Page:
Author: Charlie Campbell
New data from environmental groups indicates that Chinese fishing ships are disguising their true location, employing destructive fishing techniques and flouting the territorial boundaries of sovereign nations.
The frigid waters off Japan’s eastern coast teem with sardines, mackerel, anchovy and scallop. They are some of Asia’s most fertile fishing grounds, inspiring an exquisite seafood-rich national cuisine, and supporting a domestic fishing industry worth some $9 billion each year. Today, though, this natural bounty is under threat from a stealthy interloper: an armada of up to 200 Chinese fishing boats, which recently set up camp at the edge of Japan’s Exclusive Economic Zone (EEZ).
The boats are allegedly using destructive fishing practices like drift nets to “vacuum up” all manner of sea life, one Japanese official reveals to TIME. “This area is a breading ground so they are catching lots of juveniles,” says the official, speaking on condition of anonymity. “It has had a massive impact on Japanese fisheries.”
Some Chinese vessels have even entered Japanese waters, raising regional tensions and prompting Japan’s Foreign Minister tosummon the Chinese ambassador for an explanation. But Japan is only the latest country to feel the brunt of China’s bloated fishing industry, which suffers from overcapacity owing in part to huge government subsidies. Illegal, unreported and unregulated (IUU) Chinese fishing is reaching “crisis point” for some of the world’s most vulnerable communities, say environmentalists, exacerbated by China’s own chronically depleted coastal waters. Last week, China’s Ministry of Agriculture said 13 million tons of fish are caught in Chinese territorial waters each year — 4 million to 5 million tons more than what’s sustainable.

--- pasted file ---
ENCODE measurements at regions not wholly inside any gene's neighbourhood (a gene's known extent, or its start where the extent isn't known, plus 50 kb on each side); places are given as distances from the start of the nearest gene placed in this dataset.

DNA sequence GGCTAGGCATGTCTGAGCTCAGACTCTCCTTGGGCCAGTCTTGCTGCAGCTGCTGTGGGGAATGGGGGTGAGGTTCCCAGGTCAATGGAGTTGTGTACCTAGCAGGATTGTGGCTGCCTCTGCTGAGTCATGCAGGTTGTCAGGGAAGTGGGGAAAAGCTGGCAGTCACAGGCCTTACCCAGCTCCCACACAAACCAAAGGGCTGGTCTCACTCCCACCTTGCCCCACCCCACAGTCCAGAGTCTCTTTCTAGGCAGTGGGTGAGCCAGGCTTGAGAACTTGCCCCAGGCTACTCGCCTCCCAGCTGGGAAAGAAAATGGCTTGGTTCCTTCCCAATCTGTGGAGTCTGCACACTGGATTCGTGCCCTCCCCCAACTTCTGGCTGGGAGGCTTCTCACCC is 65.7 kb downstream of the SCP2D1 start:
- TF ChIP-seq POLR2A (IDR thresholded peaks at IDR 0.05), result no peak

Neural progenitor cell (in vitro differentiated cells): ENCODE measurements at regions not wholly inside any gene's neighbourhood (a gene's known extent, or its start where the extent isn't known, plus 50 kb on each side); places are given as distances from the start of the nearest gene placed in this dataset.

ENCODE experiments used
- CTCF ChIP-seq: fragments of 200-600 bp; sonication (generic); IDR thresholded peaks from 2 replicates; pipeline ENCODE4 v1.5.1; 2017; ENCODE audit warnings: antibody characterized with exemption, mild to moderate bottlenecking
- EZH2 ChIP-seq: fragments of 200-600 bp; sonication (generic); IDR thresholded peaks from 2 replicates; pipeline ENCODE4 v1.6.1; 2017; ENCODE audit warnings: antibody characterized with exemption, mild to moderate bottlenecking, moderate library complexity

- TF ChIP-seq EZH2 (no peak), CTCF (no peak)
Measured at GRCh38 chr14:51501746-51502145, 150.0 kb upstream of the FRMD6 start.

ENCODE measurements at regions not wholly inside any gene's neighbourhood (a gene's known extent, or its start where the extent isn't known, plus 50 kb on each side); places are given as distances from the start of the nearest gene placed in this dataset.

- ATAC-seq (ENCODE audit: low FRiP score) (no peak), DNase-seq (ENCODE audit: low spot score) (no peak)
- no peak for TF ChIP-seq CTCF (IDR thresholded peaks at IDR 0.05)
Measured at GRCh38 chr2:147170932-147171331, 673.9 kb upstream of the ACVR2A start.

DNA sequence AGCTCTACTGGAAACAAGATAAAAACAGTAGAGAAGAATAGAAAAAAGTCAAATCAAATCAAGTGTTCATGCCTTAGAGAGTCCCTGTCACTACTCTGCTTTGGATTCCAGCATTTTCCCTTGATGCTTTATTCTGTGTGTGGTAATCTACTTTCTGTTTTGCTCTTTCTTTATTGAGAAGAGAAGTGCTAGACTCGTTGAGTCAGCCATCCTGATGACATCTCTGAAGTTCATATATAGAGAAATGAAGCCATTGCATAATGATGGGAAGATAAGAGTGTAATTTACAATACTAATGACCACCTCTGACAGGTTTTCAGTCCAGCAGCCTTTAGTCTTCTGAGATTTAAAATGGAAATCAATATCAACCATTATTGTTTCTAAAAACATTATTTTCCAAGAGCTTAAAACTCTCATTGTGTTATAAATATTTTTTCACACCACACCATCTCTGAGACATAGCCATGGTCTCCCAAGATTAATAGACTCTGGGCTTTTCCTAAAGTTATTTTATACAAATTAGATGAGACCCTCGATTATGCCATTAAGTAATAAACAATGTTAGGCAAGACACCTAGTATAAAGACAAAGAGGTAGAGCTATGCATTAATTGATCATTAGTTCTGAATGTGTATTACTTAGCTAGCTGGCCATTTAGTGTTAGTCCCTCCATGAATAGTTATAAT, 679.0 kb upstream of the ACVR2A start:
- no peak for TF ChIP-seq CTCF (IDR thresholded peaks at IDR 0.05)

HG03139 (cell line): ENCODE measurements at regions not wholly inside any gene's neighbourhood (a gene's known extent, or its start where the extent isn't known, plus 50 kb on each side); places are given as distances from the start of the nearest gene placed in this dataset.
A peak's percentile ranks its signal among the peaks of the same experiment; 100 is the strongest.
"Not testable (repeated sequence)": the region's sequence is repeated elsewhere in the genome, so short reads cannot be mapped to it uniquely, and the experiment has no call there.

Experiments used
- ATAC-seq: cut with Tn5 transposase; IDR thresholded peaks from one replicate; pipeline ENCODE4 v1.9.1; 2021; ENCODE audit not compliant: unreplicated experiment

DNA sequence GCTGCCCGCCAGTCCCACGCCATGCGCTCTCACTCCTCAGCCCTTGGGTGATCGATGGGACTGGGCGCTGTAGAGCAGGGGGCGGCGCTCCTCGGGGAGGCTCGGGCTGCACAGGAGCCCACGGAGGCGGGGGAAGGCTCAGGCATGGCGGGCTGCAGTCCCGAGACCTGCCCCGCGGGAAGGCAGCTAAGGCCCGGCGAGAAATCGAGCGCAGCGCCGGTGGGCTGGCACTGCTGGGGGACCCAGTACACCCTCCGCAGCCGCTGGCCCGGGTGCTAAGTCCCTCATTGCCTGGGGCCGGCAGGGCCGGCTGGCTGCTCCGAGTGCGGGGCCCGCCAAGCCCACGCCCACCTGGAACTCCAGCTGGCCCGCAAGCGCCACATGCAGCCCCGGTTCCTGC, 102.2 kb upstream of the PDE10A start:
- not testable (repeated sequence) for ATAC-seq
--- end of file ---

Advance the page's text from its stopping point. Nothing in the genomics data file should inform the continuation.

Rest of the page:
Growing concern in Beijing over local waters may spell bad news for far-flung fishing grounds, as Chinese fleets turn their attention to bountiful seas across the developing world. New data from environmental groups indicates that China’s several hundred-strong “distant water fleet” is increasingly employing IUU tactics to plunder millions of dollars of seafood — disguising their true location, employing destructive fishing techniques and flouting the territorial boundaries of sovereign nations. A significant proportionof this is destined for American dinner tables; one study estimates that 20% to 32% of all wild-caught seafood imported to the U.S. in 2011 was illegally procured. China is the No. 1 exporter of seafood to American homes.
Environmentalists warn that without action we could face mass extinction on the seas. In addition, IUU fishing endangers the livelihoods of millions of people and threatens global security, prompting calls for better enforcement of regulations to compliment new state of the art vessel-tracking tools. West Africa, which boasts some of the world’s most fertile and productive fishing grounds, is particularly vulnerable, as local governments suffer from poor enforcement capabilities and endemic corruption. Today, one-third of all seafood caught off West Africa is illegally obtained by Chinese fishermen, says Steve Trent, executive director of the London-based NGO Environmental Justice Foundation. “It’s happening on an alarming scale and bigger than we’ve ever seen before.”